The Fascinating Black-and-Yellow Garden Spider
Ro Wauer, July 20, 2003, The Victoria Advocate, © 2003
There is hardly a yard in South Texas in summer that does not possess one or several garden spiders, often called the "black-and-yellow garden spider." Scientists have named it Argiope aurantia.
Among the largest and showiest of spiders, the adult black-and-yellow garden spider possesses an inch-long black abdomen with yellow or orange markings. The front part of the body is generally gray above and yellow below, and its eight legs are long and velvety. But this spider is most notable because of the huge web the female spins between all types of structures, from trees and branches to sheds and barbecue pits.
Garden spider webs, usually 3 or 4 feet in diameter but occasionally up to 8 feet across, are surprisingly strong and flexible. It is said that spider silk is the strongest natural fiber known, that even steel drawn out to the same diameter is not as strong. The strong silk threads from garden spiders were once used as crosshairs in telescopes and other fine optical instruments. I can attest to its strength; mowing or watering the lawn, I will occasionally crash into one of these webs, and it takes several tries to remove the webbing from my arms and face. A damaged web will usually be reconstructed during the evening hours.
Each garden spider web has a distinct zigzag band of white, sticky silk running vertically through the center. This white band may also help birds see the net so they do not fly into it. The garden spider, unlike many other spiders, does not have a nest but remains either in the center of the web, hanging head down, or hiding nearby. The movement of key strands of the web signal whenever prey becomes trapped and attempts to escape. The strength of the webbing suggests that it can capture and eat rather large prey, from a wide variety of insects to lizards and even hummingbirds. From observing the various webs in my yard, flies, small and large, are the spider's number one prey items, but I have also found wasps, grasshoppers, a dragonfly, and even a gecko lizard entangled.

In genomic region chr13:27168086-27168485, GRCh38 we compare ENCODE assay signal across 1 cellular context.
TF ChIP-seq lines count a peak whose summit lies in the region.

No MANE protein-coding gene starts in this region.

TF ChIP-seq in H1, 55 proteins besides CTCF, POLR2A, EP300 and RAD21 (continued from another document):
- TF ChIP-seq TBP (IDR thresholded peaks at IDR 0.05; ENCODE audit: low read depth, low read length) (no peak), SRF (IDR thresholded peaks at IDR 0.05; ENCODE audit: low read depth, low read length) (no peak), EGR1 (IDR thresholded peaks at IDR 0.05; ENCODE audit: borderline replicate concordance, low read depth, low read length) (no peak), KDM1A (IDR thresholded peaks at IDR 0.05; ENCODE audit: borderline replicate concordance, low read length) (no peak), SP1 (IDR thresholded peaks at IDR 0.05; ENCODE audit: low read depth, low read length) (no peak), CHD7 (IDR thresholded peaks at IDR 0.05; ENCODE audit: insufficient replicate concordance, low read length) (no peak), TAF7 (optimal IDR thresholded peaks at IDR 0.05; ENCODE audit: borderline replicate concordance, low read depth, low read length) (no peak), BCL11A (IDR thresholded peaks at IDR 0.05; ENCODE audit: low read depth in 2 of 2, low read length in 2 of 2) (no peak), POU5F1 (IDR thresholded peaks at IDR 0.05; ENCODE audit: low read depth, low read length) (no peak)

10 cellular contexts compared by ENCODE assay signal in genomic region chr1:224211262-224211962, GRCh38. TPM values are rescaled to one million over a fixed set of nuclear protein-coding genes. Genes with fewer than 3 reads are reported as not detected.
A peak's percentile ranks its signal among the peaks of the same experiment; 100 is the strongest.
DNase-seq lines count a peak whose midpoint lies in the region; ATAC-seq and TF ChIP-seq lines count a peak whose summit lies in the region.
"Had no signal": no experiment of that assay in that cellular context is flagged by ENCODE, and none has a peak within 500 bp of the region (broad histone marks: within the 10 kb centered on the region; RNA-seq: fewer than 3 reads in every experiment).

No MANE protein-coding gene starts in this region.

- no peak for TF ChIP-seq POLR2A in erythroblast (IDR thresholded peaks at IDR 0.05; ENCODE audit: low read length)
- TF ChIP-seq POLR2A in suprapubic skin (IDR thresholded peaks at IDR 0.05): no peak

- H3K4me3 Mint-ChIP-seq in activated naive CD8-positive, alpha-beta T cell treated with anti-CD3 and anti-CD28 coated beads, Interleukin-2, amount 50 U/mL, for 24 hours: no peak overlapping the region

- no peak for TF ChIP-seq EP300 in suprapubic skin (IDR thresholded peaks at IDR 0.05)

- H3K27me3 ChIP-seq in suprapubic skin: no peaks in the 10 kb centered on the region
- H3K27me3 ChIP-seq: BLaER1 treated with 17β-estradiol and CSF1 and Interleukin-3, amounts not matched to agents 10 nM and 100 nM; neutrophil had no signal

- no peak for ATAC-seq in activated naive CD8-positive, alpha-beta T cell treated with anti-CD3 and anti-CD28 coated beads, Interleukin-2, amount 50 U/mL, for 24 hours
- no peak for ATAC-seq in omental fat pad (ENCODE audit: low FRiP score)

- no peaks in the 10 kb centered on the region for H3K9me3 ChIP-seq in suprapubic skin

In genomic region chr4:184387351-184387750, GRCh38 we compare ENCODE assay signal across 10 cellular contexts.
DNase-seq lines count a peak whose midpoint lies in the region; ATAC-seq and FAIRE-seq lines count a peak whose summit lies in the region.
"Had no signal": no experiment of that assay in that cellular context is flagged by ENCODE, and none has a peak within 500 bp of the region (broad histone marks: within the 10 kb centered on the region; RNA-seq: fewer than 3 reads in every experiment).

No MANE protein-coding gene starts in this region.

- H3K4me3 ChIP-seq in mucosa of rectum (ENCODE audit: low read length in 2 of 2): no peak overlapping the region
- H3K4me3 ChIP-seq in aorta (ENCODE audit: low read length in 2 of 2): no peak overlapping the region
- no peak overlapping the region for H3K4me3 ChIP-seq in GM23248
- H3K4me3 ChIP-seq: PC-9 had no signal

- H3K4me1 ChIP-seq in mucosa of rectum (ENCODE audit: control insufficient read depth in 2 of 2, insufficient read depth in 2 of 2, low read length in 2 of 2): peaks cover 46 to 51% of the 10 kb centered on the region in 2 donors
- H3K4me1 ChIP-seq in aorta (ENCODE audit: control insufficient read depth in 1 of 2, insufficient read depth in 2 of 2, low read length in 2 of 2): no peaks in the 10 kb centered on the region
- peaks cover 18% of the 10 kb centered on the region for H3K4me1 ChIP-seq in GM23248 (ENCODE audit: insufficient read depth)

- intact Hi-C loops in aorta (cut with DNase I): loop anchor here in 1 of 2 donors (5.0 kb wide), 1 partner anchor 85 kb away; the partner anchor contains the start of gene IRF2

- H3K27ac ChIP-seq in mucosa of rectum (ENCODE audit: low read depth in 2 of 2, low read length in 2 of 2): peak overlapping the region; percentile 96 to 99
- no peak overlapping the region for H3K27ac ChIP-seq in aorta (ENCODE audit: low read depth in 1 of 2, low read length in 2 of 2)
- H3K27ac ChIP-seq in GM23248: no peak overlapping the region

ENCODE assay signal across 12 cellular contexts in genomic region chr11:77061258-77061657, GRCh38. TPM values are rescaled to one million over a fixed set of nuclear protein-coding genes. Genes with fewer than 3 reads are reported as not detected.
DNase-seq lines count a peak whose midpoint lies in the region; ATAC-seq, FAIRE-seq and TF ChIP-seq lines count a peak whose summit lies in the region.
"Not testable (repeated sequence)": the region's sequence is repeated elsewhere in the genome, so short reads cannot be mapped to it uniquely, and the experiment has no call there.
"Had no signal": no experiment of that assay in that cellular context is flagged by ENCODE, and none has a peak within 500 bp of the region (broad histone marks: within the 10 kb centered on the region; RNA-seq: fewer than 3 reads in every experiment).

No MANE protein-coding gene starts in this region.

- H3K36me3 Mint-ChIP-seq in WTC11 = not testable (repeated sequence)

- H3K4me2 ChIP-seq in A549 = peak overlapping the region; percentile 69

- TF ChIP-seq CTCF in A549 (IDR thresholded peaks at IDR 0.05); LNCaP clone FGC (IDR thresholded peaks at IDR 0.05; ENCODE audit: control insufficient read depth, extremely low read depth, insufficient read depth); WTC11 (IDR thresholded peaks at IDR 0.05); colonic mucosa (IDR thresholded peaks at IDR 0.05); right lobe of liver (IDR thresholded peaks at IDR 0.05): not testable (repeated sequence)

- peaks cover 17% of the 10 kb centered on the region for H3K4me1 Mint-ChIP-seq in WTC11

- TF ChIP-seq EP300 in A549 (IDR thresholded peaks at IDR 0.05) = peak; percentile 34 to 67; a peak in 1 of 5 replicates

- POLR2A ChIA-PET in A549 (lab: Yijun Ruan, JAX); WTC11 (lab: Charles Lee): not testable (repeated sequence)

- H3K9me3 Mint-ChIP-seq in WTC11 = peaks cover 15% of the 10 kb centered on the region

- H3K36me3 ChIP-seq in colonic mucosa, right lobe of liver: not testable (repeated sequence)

Female garden spiders are considerably larger than the males and generally command the web; males construct smaller, less noticeable webs in less obvious locations. By fall, the females lay eggs in large pear-shaped cocoons with a brown paperlike surface, hung by threads among the trees and shrubs. The young hatch during the winter months but remain in the cocoon until spring. The adults usually die during the cooler winter months.
So goes the life and times of our lovely garden spider.